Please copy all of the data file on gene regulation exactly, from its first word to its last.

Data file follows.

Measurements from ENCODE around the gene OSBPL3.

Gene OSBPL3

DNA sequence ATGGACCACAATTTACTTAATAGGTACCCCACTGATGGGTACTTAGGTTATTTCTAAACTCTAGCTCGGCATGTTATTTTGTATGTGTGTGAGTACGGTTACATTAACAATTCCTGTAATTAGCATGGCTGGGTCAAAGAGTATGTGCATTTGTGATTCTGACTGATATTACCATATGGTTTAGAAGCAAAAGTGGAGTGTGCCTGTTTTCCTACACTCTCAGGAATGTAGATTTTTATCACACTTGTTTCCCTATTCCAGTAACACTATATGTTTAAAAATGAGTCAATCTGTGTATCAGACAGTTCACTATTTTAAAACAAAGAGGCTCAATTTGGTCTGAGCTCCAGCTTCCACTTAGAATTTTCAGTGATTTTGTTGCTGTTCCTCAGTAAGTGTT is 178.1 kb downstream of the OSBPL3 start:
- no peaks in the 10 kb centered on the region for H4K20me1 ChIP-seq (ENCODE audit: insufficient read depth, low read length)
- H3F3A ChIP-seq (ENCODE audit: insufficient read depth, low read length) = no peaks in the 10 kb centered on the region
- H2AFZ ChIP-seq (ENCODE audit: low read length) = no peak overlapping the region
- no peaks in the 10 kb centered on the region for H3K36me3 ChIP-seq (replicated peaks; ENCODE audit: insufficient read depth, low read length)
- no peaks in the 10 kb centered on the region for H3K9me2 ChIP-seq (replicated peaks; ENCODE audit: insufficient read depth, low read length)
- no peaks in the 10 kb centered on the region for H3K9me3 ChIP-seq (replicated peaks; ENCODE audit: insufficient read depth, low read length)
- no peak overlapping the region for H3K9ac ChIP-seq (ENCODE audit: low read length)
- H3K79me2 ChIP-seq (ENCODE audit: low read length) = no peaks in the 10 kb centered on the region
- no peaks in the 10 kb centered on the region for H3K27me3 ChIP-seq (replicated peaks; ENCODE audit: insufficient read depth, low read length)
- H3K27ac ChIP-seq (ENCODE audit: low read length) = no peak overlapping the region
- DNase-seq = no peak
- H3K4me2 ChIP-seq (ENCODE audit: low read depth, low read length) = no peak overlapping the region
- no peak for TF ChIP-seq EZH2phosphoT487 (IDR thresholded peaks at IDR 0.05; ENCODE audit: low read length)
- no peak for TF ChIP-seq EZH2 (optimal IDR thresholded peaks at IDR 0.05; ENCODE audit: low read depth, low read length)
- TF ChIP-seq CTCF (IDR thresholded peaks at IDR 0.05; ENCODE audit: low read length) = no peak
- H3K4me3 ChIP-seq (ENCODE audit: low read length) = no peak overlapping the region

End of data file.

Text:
Measurements from ENCODE around the gene OSBPL3.

Gene OSBPL3

DNA sequence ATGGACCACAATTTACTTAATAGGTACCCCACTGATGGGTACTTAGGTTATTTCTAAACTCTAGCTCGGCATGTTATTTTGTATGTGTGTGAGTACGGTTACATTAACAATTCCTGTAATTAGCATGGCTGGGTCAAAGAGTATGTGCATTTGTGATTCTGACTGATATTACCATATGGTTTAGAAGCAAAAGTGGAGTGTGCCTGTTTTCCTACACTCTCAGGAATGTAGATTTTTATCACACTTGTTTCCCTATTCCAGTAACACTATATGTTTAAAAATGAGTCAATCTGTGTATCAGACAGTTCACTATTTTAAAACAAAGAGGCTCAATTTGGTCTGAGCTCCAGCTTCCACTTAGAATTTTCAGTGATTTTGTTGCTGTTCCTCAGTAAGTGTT is 178.1 kb downstream of the OSBPL3 start:
- no peaks in the 10 kb centered on the region for H4K20me1 ChIP-seq (ENCODE audit: insufficient read depth, low read length)
- H3F3A ChIP-seq (ENCODE audit: insufficient read depth, low read length) = no peaks in the 10 kb centered on the region
- H2AFZ ChIP-seq (ENCODE audit: low read length) = no peak overlapping the region
- no peaks in the 10 kb centered on the region for H3K36me3 ChIP-seq (replicated peaks; ENCODE audit: insufficient read depth, low read length)
- no peaks in the 10 kb centered on the region for H3K9me2 ChIP-seq (replicated peaks; ENCODE audit: insufficient read depth, low read length)
- no peaks in the 10 kb centered on the region for H3K9me3 ChIP-seq (replicated peaks; ENCODE audit: insufficient read depth, low read length)
- no peak overlapping the region for H3K9ac ChIP-seq (ENCODE audit: low read length)
- H3K79me2 ChIP-seq (ENCODE audit: low read length) = no peaks in the 10 kb centered on the region
- no peaks in the 10 kb centered on the region for H3K27me3 ChIP-seq (replicated peaks; ENCODE audit: insufficient read depth, low read length)
- H3K27ac ChIP-seq (ENCODE audit: low read length) = no peak overlapping the region
- DNase-seq = no peak
- H3K4me2 ChIP-seq (ENCODE audit: low read depth, low read length) = no peak overlapping the region
- no peak for TF ChIP-seq EZH2phosphoT487 (IDR thresholded peaks at IDR 0.05; ENCODE audit: low read length)
- no peak for TF ChIP-seq EZH2 (optimal IDR thresholded peaks at IDR 0.05; ENCODE audit: low read depth, low read length)
- TF ChIP-seq CTCF (IDR thresholded peaks at IDR 0.05; ENCODE audit: low read length) = no peak
- H3K4me3 ChIP-seq (ENCODE audit: low read length) = no peak overlapping the region